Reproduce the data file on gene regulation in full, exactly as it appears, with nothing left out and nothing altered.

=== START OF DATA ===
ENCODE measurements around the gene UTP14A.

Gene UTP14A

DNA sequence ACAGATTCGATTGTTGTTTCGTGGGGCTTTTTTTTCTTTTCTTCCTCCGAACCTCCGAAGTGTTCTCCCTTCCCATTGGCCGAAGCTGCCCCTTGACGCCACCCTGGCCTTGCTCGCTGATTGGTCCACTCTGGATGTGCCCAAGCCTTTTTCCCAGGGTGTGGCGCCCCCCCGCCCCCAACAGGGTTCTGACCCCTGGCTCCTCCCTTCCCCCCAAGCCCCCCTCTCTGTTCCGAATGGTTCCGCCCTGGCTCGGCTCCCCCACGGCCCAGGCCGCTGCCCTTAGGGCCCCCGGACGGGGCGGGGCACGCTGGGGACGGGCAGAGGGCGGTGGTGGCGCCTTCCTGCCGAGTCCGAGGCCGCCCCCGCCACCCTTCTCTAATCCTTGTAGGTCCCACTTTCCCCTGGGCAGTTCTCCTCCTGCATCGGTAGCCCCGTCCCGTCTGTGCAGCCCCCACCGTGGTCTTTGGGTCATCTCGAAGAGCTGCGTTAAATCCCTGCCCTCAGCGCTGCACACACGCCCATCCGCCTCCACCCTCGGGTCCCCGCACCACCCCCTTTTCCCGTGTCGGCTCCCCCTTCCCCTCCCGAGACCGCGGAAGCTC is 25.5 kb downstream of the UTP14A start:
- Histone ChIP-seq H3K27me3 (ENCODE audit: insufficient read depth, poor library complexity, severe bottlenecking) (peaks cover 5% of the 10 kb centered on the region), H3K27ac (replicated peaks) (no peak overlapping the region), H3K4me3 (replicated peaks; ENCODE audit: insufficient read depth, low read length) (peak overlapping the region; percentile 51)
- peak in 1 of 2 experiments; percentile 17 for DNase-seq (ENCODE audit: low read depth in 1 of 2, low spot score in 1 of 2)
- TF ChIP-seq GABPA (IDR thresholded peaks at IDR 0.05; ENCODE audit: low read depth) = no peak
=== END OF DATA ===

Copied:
ENCODE measurements around the gene UTP14A.

Gene UTP14A

DNA sequence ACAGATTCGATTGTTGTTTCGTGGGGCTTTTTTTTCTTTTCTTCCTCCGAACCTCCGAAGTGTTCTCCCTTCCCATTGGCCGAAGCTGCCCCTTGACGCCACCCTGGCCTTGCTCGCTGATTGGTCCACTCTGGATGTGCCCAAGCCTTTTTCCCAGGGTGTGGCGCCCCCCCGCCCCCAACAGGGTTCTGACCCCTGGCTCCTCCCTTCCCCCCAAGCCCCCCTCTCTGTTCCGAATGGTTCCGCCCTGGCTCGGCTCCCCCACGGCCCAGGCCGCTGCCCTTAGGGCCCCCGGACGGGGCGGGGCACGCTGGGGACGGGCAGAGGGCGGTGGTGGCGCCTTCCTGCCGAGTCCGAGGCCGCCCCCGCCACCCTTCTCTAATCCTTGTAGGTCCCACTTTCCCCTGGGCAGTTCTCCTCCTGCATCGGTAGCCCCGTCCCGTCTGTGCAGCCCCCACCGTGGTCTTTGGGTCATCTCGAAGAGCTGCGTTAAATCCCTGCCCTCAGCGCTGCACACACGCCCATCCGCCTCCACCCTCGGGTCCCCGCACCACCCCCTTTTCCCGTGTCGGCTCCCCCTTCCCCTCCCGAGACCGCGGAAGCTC is 25.5 kb downstream of the UTP14A start:
- Histone ChIP-seq H3K27me3 (ENCODE audit: insufficient read depth, poor library complexity, severe bottlenecking) (peaks cover 5% of the 10 kb centered on the region), H3K27ac (replicated peaks) (no peak overlapping the region), H3K4me3 (replicated peaks; ENCODE audit: insufficient read depth, low read length) (peak overlapping the region; percentile 51)
- peak in 1 of 2 experiments; percentile 17 for DNase-seq (ENCODE audit: low read depth in 1 of 2, low spot score in 1 of 2)
- TF ChIP-seq GABPA (IDR thresholded peaks at IDR 0.05; ENCODE audit: low read depth) = no peak